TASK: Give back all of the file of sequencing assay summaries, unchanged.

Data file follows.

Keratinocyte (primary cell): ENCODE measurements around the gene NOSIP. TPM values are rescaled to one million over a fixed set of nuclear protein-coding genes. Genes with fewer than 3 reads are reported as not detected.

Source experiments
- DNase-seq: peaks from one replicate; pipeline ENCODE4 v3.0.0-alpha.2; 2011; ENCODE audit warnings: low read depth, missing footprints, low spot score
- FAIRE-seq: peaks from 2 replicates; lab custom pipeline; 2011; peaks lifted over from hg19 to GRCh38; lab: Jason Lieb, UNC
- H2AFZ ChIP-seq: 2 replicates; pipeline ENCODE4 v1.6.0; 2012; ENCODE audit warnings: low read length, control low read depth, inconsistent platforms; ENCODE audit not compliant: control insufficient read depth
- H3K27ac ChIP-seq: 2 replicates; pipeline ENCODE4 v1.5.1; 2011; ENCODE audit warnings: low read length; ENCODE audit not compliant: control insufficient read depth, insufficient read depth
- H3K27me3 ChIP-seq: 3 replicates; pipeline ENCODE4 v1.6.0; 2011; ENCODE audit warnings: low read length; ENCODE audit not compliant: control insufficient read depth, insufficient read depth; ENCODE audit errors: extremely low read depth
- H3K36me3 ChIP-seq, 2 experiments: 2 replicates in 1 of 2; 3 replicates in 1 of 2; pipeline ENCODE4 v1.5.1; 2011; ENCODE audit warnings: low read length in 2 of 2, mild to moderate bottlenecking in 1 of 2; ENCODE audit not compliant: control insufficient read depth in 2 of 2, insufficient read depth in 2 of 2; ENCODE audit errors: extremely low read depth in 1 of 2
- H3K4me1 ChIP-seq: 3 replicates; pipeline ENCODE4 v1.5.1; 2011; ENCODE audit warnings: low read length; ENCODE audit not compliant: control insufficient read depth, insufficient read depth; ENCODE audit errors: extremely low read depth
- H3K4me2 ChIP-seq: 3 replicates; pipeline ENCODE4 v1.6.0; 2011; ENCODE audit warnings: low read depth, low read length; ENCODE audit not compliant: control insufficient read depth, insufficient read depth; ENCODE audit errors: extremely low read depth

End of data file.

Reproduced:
Keratinocyte (primary cell): ENCODE measurements around the gene NOSIP. TPM values are rescaled to one million over a fixed set of nuclear protein-coding genes. Genes with fewer than 3 reads are reported as not detected.

Source experiments
- DNase-seq: peaks from one replicate; pipeline ENCODE4 v3.0.0-alpha.2; 2011; ENCODE audit warnings: low read depth, missing footprints, low spot score
- FAIRE-seq: peaks from 2 replicates; lab custom pipeline; 2011; peaks lifted over from hg19 to GRCh38; lab: Jason Lieb, UNC
- H2AFZ ChIP-seq: 2 replicates; pipeline ENCODE4 v1.6.0; 2012; ENCODE audit warnings: low read length, control low read depth, inconsistent platforms; ENCODE audit not compliant: control insufficient read depth
- H3K27ac ChIP-seq: 2 replicates; pipeline ENCODE4 v1.5.1; 2011; ENCODE audit warnings: low read length; ENCODE audit not compliant: control insufficient read depth, insufficient read depth
- H3K27me3 ChIP-seq: 3 replicates; pipeline ENCODE4 v1.6.0; 2011; ENCODE audit warnings: low read length; ENCODE audit not compliant: control insufficient read depth, insufficient read depth; ENCODE audit errors: extremely low read depth
- H3K36me3 ChIP-seq, 2 experiments: 2 replicates in 1 of 2; 3 replicates in 1 of 2; pipeline ENCODE4 v1.5.1; 2011; ENCODE audit warnings: low read length in 2 of 2, mild to moderate bottlenecking in 1 of 2; ENCODE audit not compliant: control insufficient read depth in 2 of 2, insufficient read depth in 2 of 2; ENCODE audit errors: extremely low read depth in 1 of 2
- H3K4me1 ChIP-seq: 3 replicates; pipeline ENCODE4 v1.5.1; 2011; ENCODE audit warnings: low read length; ENCODE audit not compliant: control insufficient read depth, insufficient read depth; ENCODE audit errors: extremely low read depth
- H3K4me2 ChIP-seq: 3 replicates; pipeline ENCODE4 v1.6.0; 2011; ENCODE audit warnings: low read depth, low read length; ENCODE audit not compliant: control insufficient read depth, insufficient read depth; ENCODE audit errors: extremely low read depth